Throw in a dash of 'what happens when it's not in use'? And the ways in which a spare tire shouldn't be compared to a gun continue to mount. Zero chance you will get drunk and wield your spare tire negligently. Your spare tire will never be stolen and used as a weapon. Your kids have no chance of screwing around in the trunk of your car and firing your spare tire, ever. If your mental health takes a turn, your spare tire can't be used to shoot you in the head. You can't ever be in a crowded place and accidentally use your spare tire on the wrong people, killing them. On and on.

A spare tire isn't a gun.

Posts: 17164 | Registered: Jun 2001  |  IP: Logged | Report this post to a Moderator
Stone_Wolf_
Member
Member # 8299

 - posted      Profile for Stone_Wolf_           Edit/Delete Post   Reply With Quote 
Top 20 methods of suicide ranked by lethality.
http://lostallhope.com/suicide-methods/statistics-most-lethal-methods
Rank
Method Name
Lethality (%)

1 Shotgun to head. 99.0%
2 Cyanide. 97.0%
3 Gunshot of head 97.0%
4 Shotgun to chest 96.4%
5 Explosives 96.4%
6 Hit by train. 96.2%
7 Jump from height 93.4%

8 Gunshot of chest 89.5%
9 Hanging 89.5%
10 Auto crash 78.5%
11 Household toxins 77.5%

12 Set fire to self 76.5%
13 Structure fire 73.0%
14 Carbon Monoxide 71.0%
15 Hit by truck/auto 70.0%
16 Electrocution 65.5%
17 Gunshot of abdomen 65.0%
18 Drowning ocean/lake 63.0%
19 Stab of chest 58.5%
20 Cut throat 51.5%

As you can see, using a bridge, rope, train, car or poison are all VERY effective at suicide.

And with guns...where you shoot yourself is a bigger difference survivabilitywise than if you have a gun or not.

[ June 28, 2016, 12:29 AM: Message edited by: Stone_Wolf_ ]

Posts: 6683 | Registered: Jun 2005  |  IP: Logged | Report this post to a Moderator
Stone_Wolf_
Member
Member # 8299

 - posted      Profile for Stone_Wolf_           Edit/Delete Post   Reply With Quote 
Yes a spare tire isn't a gun...but I wasn't make a generalized comparison, instead answering people who are saying that there is an inherent contradiction to carrying & never wanting to use.

Before that I was answering, if you carry, wouldn't you care who else was carrying...

Yes guns are more inherently dangerous than spare tires, a more apt comparison is not caring how your neighbor parks their car in their own driveway, but caring how they drive on the open road.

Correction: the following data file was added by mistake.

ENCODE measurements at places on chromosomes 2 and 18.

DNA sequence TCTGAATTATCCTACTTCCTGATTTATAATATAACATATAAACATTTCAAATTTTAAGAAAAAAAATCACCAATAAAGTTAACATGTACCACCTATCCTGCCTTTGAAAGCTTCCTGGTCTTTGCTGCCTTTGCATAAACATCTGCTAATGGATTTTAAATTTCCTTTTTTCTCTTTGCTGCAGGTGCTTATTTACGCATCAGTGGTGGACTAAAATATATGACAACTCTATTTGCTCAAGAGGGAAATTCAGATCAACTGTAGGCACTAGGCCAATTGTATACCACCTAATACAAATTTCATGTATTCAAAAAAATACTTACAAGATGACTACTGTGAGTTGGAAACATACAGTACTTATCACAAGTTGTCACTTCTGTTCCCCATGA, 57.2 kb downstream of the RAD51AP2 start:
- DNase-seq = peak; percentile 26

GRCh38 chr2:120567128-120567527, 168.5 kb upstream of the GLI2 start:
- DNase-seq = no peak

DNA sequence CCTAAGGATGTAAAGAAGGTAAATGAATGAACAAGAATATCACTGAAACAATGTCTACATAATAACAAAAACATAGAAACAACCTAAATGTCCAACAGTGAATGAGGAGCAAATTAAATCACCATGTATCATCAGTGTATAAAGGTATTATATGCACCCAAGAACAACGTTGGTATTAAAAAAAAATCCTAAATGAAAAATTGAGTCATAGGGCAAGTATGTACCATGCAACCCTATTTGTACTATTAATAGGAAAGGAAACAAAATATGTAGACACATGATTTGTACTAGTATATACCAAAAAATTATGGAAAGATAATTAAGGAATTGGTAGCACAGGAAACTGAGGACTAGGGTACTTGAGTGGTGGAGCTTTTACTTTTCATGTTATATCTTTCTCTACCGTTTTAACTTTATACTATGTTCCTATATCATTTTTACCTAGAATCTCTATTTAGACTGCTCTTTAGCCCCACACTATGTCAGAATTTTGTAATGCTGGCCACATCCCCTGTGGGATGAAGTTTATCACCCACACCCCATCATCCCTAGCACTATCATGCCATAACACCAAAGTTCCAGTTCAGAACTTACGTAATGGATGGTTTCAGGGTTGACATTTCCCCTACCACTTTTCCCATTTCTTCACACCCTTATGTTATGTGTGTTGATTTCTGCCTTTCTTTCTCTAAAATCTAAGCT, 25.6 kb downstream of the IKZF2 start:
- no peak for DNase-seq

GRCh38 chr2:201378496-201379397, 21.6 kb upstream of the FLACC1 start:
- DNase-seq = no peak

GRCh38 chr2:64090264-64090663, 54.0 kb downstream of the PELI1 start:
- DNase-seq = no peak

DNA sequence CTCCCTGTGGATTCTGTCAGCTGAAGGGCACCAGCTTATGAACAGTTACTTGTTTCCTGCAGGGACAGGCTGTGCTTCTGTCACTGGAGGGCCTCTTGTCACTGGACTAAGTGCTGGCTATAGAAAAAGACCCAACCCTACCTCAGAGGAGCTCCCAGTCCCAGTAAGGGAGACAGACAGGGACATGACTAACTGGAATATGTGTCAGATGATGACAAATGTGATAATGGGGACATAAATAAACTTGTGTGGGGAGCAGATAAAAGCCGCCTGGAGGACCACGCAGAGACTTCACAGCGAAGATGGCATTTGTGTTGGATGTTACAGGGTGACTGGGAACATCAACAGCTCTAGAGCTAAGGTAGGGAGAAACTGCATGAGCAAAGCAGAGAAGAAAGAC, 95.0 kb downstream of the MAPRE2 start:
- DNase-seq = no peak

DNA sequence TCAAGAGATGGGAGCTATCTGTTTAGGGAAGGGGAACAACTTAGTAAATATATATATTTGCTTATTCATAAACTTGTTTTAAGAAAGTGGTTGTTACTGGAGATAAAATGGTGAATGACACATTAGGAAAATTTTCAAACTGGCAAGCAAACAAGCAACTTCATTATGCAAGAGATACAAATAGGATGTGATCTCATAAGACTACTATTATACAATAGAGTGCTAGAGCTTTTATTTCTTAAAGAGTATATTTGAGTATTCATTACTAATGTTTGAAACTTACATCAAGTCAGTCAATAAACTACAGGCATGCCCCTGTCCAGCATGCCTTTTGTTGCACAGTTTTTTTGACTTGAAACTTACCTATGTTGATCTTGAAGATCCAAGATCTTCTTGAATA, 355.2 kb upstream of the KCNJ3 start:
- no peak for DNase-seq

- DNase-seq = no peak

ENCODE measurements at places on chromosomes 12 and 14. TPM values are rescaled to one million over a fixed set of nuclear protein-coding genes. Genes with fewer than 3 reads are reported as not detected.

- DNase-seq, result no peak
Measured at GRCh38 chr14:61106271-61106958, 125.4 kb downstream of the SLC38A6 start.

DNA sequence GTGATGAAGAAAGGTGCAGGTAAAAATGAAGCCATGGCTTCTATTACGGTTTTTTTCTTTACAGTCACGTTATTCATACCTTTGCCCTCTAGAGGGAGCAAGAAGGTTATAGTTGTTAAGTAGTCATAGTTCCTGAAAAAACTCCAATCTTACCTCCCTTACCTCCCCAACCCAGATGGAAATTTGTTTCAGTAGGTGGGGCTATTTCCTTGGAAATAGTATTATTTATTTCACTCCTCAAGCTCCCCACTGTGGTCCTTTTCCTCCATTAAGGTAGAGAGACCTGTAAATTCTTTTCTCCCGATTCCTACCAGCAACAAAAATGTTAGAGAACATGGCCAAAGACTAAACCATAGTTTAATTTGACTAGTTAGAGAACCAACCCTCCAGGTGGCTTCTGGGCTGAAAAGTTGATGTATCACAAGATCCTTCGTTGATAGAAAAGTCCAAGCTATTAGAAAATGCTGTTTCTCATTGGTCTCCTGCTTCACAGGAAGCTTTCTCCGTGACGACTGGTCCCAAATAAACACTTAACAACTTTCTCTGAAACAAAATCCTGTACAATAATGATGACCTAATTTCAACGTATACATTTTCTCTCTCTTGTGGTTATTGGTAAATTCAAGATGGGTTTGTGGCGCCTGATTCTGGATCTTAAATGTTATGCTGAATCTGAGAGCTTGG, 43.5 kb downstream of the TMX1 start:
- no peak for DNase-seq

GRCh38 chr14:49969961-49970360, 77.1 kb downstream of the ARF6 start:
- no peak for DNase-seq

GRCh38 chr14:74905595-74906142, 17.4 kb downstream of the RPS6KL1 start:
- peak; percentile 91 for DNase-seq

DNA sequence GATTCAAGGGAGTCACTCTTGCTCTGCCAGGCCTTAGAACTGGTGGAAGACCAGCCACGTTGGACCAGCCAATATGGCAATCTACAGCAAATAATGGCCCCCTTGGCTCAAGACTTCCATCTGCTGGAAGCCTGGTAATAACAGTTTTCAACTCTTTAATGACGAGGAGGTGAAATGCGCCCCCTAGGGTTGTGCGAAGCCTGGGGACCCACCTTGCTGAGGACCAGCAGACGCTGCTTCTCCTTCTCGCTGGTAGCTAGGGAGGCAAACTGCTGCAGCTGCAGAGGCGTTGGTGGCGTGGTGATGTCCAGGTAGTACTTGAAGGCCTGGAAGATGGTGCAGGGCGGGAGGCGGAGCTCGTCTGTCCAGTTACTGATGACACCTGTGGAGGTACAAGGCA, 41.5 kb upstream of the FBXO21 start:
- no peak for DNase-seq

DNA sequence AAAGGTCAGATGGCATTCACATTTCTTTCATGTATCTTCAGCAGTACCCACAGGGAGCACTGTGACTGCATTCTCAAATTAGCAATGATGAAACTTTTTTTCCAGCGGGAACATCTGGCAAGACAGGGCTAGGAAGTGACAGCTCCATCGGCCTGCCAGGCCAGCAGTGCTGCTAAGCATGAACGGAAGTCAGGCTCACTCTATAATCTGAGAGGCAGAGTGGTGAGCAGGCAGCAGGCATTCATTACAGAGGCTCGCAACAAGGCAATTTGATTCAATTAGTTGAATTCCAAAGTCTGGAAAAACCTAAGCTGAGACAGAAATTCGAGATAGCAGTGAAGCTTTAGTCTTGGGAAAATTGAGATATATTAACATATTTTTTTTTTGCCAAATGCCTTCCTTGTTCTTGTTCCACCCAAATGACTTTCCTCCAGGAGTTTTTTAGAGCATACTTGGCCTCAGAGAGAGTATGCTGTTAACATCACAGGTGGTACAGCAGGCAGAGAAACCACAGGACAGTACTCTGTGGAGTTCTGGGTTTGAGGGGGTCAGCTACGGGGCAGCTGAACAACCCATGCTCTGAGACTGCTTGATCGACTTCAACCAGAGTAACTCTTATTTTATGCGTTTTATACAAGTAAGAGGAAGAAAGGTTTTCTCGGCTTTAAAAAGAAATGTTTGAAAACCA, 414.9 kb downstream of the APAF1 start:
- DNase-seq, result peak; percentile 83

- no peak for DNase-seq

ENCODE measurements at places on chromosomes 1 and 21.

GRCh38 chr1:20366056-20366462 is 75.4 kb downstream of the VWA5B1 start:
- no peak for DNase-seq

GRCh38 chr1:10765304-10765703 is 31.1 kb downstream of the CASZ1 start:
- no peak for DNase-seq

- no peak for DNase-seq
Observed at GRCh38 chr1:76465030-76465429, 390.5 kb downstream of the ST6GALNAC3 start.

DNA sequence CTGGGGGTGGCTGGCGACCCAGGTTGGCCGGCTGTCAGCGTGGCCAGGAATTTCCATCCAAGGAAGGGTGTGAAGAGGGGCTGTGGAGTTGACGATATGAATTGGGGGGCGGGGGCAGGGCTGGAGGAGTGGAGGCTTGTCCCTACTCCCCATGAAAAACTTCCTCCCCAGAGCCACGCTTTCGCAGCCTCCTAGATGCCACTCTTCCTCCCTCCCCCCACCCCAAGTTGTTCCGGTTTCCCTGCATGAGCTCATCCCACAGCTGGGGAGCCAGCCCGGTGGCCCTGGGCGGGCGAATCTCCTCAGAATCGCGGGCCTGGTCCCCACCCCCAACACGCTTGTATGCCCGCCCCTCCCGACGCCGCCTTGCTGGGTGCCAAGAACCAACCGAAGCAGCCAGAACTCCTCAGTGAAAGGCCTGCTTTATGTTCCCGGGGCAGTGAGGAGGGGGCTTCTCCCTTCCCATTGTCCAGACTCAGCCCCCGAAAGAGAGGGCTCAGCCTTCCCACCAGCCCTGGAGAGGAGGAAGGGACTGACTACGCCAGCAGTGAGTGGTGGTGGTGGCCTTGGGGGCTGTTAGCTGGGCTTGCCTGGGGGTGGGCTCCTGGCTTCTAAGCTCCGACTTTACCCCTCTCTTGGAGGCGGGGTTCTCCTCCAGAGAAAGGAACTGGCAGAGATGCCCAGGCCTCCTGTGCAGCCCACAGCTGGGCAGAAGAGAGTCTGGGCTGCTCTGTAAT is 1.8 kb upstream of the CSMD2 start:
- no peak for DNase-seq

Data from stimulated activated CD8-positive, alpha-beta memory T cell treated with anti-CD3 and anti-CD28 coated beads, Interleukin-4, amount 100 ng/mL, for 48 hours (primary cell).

Posts: 6683 | Registered: Jun 2005  |  IP: Logged | Report this post to a Moderator
Rakeesh
Member
Member # 2001

 - posted      Profile for Rakeesh   Email Rakeesh         Edit/Delete Post   Reply With Quote 
The point of that being? In that list, firearms take up 1/4 of the methods used. That's twice the rate of anything else on the list, and nearly everyone else on that list is a tool for other purposes that in this case is repurposed to kill a human being. Guns don't require repurposing, as killing living things is their purpose. Cars, trains, electricity, household toxins, knives, and spare tires are all things designed for another purpose. Household knives, anyway.

None of that is reason to say 'ban guns', but you continue to come back to these strange examples and offer them as though they prove your point. Even with a list of things where they are a plurality of methods and the most lethal method as well.

I get that you still believe that the method doesn't matter, but the arguments you continue to bring up for that idea are just strange and ineffective. Such as referencing a case where 5 attackers using knives managed to kill fewer people than one man with two firearms. Can I ask, what sort of evidence or argument might make you change your mind about this question? Without trying to be snarky, having bad arguments rebutted doesn't seem to have made a dent.

Posts: 17164 | Registered: Jun 2001  |  IP: Logged | Report this post to a Moderator
kmbboots
Member
Member # 8576

 - posted      Profile for kmbboots   Email kmbboots         Edit/Delete Post   Reply With Quote 
https://www.hsph.harvard.edu/news/magazine/guns-and-suicide/
Posts: 11187 | Registered: Sep 2005  |  IP: Logged | Report this post to a Moderator
  This topic comprises 6 pages: 1  2  3  4  5  6   

Quick Reply
Message:

HTML is not enabled.
UBB Code™ is enabled.
UBB Code™ Images not permitted.
Instant Graemlins
   


Post New Topic  Post A Reply Close Topic   Feature Topic   Move Topic   Delete Topic next oldest topic   next newest topic
 - Printer-friendly view of this topic
Hop To:


Contact Us | Hatrack River Home Page

Copyright © 2008 Hatrack River Enterprises Inc. All rights reserved.
Reproduction in whole or in part without permission is prohibited.


Powered by Infopop Corporation
UBB.classic™ 6.7.2